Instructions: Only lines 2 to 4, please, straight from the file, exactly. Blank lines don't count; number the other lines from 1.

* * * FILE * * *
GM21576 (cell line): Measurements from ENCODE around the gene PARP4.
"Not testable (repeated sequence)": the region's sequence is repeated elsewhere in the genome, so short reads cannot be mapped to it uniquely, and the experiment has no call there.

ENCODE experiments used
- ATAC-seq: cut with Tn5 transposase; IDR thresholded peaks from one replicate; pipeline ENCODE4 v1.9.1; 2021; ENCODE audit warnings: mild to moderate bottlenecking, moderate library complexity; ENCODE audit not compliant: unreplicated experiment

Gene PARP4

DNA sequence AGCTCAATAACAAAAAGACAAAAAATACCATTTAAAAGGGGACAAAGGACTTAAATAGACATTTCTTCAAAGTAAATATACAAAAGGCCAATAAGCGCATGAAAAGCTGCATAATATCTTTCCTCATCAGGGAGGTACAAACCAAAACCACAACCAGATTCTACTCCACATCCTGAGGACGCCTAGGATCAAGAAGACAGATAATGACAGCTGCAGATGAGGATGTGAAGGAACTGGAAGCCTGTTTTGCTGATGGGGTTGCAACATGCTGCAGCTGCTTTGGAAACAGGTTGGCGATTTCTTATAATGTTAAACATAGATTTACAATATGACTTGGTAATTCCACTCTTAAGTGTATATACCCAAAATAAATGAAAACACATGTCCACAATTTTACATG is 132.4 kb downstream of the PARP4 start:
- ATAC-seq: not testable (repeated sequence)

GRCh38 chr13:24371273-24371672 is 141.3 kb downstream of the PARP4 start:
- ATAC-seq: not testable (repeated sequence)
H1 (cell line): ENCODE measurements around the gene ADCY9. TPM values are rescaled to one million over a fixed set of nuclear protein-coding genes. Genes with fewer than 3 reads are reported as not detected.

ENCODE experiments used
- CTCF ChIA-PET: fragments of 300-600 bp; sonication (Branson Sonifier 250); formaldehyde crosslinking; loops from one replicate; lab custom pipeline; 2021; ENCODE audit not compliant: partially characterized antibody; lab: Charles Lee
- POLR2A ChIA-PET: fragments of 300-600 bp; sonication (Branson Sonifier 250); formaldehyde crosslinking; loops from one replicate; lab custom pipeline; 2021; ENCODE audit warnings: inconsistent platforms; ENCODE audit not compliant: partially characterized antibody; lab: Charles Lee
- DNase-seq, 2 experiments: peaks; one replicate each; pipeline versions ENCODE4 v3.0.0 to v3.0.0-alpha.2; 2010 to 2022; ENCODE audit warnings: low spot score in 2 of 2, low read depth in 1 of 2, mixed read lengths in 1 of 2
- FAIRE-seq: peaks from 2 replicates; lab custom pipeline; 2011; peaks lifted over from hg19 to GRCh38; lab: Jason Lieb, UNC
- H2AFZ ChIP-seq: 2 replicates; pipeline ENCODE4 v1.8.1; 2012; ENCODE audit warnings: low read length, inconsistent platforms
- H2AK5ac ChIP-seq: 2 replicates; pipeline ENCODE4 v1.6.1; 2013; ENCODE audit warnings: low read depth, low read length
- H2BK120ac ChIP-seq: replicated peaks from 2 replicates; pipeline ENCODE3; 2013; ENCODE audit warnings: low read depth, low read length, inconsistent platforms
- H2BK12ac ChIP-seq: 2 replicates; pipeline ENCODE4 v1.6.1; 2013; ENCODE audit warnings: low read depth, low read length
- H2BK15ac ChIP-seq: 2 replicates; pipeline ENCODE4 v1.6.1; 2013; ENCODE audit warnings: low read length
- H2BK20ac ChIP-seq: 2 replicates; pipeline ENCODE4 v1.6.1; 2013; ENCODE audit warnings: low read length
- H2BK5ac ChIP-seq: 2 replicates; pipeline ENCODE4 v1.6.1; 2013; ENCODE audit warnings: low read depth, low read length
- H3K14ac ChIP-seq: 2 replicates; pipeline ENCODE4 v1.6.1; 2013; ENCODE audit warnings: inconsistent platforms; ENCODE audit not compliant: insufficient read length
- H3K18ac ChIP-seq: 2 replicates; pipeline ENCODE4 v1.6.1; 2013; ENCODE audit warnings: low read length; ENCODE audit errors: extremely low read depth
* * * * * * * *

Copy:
"Not testable (repeated sequence)": the region's sequence is repeated elsewhere in the genome, so short reads cannot be mapped to it uniquely, and the experiment has no call there.

ENCODE experiments used
- ATAC-seq: cut with Tn5 transposase; IDR thresholded peaks from one replicate; pipeline ENCODE4 v1.9.1; 2021; ENCODE audit warnings: mild to moderate bottlenecking, moderate library complexity; ENCODE audit not compliant: unreplicated experiment